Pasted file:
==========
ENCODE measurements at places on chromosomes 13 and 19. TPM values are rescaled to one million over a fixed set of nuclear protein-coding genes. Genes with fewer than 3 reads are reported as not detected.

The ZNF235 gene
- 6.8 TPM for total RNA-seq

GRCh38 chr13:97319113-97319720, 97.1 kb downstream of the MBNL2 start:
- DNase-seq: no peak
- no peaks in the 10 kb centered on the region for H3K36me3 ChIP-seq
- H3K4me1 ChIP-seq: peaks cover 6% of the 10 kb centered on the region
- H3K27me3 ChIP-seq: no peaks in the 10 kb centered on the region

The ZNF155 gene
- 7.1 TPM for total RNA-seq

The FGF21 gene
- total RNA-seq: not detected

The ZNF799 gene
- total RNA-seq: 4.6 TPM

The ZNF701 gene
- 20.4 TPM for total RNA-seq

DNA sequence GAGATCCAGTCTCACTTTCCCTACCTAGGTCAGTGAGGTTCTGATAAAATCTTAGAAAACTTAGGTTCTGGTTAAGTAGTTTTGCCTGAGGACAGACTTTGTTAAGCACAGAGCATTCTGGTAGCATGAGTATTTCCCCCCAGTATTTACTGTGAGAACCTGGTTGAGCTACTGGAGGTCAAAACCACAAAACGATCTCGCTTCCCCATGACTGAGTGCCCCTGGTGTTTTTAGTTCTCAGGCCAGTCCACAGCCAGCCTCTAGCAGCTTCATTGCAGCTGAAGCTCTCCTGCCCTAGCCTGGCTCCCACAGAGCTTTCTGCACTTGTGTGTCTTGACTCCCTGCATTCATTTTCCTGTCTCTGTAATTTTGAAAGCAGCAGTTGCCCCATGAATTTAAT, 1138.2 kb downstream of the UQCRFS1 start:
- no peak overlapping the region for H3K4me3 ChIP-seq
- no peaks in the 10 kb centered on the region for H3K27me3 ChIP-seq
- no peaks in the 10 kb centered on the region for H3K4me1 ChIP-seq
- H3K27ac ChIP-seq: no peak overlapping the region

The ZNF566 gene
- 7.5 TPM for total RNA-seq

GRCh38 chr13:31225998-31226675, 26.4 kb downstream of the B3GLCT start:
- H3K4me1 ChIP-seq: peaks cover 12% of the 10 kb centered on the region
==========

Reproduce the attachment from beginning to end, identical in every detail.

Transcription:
ENCODE measurements at places on chromosomes 13 and 19. TPM values are rescaled to one million over a fixed set of nuclear protein-coding genes. Genes with fewer than 3 reads are reported as not detected.

The ZNF235 gene
- 6.8 TPM for total RNA-seq

GRCh38 chr13:97319113-97319720, 97.1 kb downstream of the MBNL2 start:
- DNase-seq: no peak
- no peaks in the 10 kb centered on the region for H3K36me3 ChIP-seq
- H3K4me1 ChIP-seq: peaks cover 6% of the 10 kb centered on the region
- H3K27me3 ChIP-seq: no peaks in the 10 kb centered on the region

The ZNF155 gene
- 7.1 TPM for total RNA-seq

The FGF21 gene
- total RNA-seq: not detected

The ZNF799 gene
- total RNA-seq: 4.6 TPM

The ZNF701 gene
- 20.4 TPM for total RNA-seq

DNA sequence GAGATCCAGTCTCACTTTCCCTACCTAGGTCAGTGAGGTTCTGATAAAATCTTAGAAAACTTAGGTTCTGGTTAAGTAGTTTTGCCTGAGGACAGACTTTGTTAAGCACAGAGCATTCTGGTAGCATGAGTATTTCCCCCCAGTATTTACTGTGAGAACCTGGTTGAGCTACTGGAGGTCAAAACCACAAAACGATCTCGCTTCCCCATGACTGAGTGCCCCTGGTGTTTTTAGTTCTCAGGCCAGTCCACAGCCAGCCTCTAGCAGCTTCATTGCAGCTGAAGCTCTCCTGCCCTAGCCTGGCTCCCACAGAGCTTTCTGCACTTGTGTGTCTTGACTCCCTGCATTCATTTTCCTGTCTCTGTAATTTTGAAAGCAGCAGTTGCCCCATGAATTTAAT, 1138.2 kb downstream of the UQCRFS1 start:
- no peak overlapping the region for H3K4me3 ChIP-seq
- no peaks in the 10 kb centered on the region for H3K27me3 ChIP-seq
- no peaks in the 10 kb centered on the region for H3K4me1 ChIP-seq
- H3K27ac ChIP-seq: no peak overlapping the region

The ZNF566 gene
- 7.5 TPM for total RNA-seq

GRCh38 chr13:31225998-31226675, 26.4 kb downstream of the B3GLCT start:
- H3K4me1 ChIP-seq: peaks cover 12% of the 10 kb centered on the region